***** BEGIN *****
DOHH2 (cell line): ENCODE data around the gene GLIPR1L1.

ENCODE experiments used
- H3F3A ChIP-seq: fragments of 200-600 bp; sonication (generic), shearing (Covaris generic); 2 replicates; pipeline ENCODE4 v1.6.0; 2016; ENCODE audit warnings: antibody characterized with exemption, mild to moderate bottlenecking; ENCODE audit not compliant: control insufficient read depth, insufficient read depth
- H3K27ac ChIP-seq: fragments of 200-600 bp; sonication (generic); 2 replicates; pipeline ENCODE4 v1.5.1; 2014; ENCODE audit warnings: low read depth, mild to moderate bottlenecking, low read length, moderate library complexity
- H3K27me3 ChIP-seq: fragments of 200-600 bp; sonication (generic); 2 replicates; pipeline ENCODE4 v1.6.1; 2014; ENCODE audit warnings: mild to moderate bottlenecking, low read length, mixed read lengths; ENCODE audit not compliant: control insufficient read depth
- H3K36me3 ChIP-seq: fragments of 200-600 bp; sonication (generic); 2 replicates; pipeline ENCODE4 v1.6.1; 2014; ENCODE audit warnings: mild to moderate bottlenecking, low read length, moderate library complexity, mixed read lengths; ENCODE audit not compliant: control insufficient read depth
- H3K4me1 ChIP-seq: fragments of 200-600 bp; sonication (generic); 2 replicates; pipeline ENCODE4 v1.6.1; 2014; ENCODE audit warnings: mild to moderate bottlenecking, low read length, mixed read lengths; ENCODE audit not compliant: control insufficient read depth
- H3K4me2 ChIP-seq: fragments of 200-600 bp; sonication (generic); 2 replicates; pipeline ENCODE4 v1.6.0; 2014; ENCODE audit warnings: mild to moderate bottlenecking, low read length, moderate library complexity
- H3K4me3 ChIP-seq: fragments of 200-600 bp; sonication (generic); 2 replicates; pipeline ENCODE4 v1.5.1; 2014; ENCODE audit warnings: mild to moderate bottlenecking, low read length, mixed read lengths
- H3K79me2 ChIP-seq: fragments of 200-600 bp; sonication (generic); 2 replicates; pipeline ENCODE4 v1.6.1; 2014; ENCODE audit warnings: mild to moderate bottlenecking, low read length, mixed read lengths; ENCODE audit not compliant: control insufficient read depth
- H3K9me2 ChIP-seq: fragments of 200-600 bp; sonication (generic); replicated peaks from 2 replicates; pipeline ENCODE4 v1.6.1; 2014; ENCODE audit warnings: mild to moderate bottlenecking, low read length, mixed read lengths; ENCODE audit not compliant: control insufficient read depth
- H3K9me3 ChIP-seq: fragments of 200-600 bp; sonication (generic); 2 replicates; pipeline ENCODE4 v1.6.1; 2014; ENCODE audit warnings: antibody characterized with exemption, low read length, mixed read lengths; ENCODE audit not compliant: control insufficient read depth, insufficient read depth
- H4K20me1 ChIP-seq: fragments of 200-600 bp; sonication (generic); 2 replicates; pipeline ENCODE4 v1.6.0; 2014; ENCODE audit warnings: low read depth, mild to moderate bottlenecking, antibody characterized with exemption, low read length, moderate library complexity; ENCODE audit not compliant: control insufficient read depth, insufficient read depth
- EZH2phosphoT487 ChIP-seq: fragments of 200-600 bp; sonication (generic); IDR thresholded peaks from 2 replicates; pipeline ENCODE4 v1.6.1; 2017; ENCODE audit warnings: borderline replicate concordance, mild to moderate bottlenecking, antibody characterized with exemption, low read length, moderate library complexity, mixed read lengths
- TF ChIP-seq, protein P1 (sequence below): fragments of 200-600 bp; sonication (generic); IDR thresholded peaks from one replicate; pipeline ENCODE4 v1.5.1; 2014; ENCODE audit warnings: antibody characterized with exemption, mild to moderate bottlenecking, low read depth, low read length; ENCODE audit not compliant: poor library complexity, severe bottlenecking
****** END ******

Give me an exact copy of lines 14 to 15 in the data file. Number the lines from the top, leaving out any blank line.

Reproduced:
- EZH2phosphoT487 ChIP-seq: fragments of 200-600 bp; sonication (generic); IDR thresholded peaks from 2 replicates; pipeline ENCODE4 v1.6.1; 2017; ENCODE audit warnings: borderline replicate concordance, mild to moderate bottlenecking, antibody characterized with exemption, low read length, moderate library complexity, mixed read lengths
- TF ChIP-seq, protein P1 (sequence below): fragments of 200-600 bp; sonication (generic); IDR thresholded peaks from one replicate; pipeline ENCODE4 v1.5.1; 2014; ENCODE audit warnings: antibody characterized with exemption, mild to moderate bottlenecking, low read depth, low read length; ENCODE audit not compliant: poor library complexity, severe bottlenecking